OUR Featured Researcher: Samuel Topper ’23
Samuel Topper (he/him) is majoring in economics. He conducts research under the mentorship of Assistant Professor of Economics and Environmental Studies Paul Brehm. His project is titled “The Unintended Consequences of Ohio’s Environmental Remediation Law of the Oil and Gas Industry.”
Please describe your project:
My project focuses on oil and gas legislation aimed at promoting the capping of idle and orphaned oil and gas wells in Ohio. In 2018, Ohio passed House Bill 225, which was intended to provide more funds to the Ohio Department of Natural Resources to cap abandoned wells. Similar to many other states, Ohio has traditionally paid for environmental costs of oil and gas well drilling by requiring a severance tax (a state tax imposed on companies for the extraction of non-renewable natural resources that are intended for consumption in other states). By allocating a larger share of the funds from the severance tax, HB225 was designed to rapidly increase the number of wells being capped. However, I found that the bill has had mixed and inconclusive effects. The study highlights the failures of public policy to address rising environmental problems.
A brief summary (the elevator speech) of your research project:
Currently, there are millions of uncapped oil and gas wells across the United States that are leaking chemicals into groundwater, emitting methane, and degrading surrounding habitat. My work focuses on Ohio, where a recent house bill passed in 2018 reallocated oil and gas severance tax dollars towards plugging these wells. I show that the regulatory policy passed in Ohio did not lead to greater plugging of wells, and actually increased the number of well drilling permits issued following its passage.
Why is your research important?
States across the U.S. are increasingly burdened by rising costs for environmental cleanup. There are multiple ways that states attempt to raise revenue to address these costs, but there are also political costs associated with these choices. My research helps illuminate the frictions between economic policies and political mandates, and contributes to a growing literature on the failure of regulatory policy to provide meaningful effects on environmental outcomes.
What does the process of doing your research look like?
I had to spend a lot of time searching for reliable data from state databases and private sources. One of the problems with existing well-level data across the U.S. is that it is frustratingly incomplete. Much of the current literature on abandoned oil and gas wells focuses on this lack of documentation, which is unfortunately not just the case in Ohio, but across the U.S.
What knowledge has your research contributed to your field?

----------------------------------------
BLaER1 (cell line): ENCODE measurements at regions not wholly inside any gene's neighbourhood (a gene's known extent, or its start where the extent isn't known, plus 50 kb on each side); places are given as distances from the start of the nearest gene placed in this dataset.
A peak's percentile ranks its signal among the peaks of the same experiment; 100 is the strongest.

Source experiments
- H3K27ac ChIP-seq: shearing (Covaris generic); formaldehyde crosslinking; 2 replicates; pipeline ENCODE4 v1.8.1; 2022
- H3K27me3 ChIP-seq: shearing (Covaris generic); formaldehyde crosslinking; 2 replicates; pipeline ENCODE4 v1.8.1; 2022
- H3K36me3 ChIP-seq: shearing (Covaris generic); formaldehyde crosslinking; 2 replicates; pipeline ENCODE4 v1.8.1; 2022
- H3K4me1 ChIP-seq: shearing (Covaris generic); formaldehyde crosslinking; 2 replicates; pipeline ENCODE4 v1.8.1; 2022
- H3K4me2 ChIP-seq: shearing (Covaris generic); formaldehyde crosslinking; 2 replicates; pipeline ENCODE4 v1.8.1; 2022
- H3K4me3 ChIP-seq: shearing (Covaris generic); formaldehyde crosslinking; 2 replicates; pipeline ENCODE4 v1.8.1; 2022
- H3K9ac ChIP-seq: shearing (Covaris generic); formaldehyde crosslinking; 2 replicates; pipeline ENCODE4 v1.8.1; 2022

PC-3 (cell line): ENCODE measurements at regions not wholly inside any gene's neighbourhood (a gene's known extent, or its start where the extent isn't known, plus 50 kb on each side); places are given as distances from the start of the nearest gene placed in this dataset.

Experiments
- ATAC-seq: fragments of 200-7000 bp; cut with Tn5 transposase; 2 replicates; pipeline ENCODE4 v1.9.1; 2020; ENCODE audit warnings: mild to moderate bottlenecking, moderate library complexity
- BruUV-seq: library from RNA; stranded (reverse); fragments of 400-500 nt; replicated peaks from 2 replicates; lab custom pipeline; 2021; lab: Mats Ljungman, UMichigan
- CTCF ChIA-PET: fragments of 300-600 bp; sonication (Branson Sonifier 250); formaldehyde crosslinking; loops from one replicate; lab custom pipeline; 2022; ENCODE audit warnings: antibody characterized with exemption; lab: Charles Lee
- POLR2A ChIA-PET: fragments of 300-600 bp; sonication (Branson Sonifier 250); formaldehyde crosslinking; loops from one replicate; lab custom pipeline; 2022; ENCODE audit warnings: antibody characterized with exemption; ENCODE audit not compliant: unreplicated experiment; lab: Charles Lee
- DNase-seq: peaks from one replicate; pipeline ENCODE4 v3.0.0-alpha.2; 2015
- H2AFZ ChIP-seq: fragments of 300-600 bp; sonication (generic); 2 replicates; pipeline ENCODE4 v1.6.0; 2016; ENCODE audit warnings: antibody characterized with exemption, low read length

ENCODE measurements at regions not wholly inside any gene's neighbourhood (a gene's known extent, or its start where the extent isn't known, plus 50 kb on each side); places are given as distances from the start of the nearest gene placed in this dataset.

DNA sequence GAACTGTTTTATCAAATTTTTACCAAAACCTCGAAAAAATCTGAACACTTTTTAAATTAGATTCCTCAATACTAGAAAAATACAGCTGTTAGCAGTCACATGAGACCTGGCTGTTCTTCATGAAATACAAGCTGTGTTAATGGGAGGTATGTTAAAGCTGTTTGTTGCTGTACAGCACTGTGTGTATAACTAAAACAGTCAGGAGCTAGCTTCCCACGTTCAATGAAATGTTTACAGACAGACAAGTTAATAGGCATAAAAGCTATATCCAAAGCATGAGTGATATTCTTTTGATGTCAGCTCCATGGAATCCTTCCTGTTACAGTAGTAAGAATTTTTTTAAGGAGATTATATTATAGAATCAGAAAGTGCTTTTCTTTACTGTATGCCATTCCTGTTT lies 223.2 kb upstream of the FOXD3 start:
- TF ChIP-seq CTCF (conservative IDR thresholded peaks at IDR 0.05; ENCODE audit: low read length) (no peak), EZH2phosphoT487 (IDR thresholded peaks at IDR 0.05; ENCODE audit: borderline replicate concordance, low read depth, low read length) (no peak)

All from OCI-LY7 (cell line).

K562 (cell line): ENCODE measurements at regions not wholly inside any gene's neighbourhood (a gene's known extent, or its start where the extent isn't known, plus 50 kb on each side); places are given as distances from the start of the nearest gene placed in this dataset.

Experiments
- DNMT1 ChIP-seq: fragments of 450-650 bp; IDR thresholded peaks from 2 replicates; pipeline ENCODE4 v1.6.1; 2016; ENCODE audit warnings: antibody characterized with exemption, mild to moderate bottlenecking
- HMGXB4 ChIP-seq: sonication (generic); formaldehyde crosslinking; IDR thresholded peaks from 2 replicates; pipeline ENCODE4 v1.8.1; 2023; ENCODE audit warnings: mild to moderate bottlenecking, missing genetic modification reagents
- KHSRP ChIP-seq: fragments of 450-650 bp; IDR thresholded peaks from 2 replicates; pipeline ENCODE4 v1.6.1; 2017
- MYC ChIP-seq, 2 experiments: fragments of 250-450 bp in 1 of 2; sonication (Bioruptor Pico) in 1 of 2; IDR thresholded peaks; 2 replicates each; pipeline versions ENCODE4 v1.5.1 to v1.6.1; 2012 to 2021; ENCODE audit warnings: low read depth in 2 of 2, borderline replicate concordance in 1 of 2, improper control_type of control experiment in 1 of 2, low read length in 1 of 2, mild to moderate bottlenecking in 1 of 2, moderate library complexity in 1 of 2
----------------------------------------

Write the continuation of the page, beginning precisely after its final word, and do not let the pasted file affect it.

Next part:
My findings showed that the passage of HB225 did not lead to a discernible increase in the number of oil and gas wells plugged, but did lead to an increase in the number of new well drilling permits issued. While this study focuses on a political and environmental issue local to Ohio, the success or failure of Ohio’s solutions to well plugging has larger ramifications for understanding how other states have dealt with or will have to deal with similar issues.
In what ways have you showcased your research thus far?
The economics department has generously provided the opportunity for us honors students to present in front of the full faculty multiple times. I have also had the opportunity to present in front of my fellow honors students, who have taken the time to provide valuable feedback.
How did you get involved in research? What drove you to seek out research experiences in college?
Knowing that my time at Oberlin would be coming to a close, I hoped to be able to pursue a research project under a faculty mentor before graduation. I spent the previous summer working as an intern at the Environmental Protection Agency (EPA) in financial assurance. It was during the summer that I became aware of the problem of abandoned and orphan wells across the U.S.
What is your favorite aspect of the research process?
While it proved to be extremely difficult at times, I thoroughly enjoyed learning how to do the regression analysis. Retroactively—given my lack of experience with STATA and causal inference techniques— it felt like I had won a grueling 3 set tennis match when I finally ran my first regression.
How has working with your mentor impacted the development of your research project? How has it impacted you as a researcher?
I was extremely fortunate to have Professor Brehm, Professor Duca, and Professor Peiris assist me and guide me towards the important questions that I needed to address. As mentors, they were all very inspiring and pushed me to continue pursuing angles of my project that I never would have thought of on my own.
How has the research you’ve conducted contributed to your professional or academic development?
After pursuing honors and completing my project, I have been thinking about pursuing graduate school in environmental economics.
What advice would you give to a younger student wanting to get involved in research in your field?
I would suggest talking and putting yourself out there with the wonderful faculty members of the economics department. I think that a lot of students are really shy (at least this was certainly the case for me) and do not want to talk to their professors. But if I’ve learned anything during my time here at Oberlin, the faculty here are extremely accessible and supportive. They want you to succeed!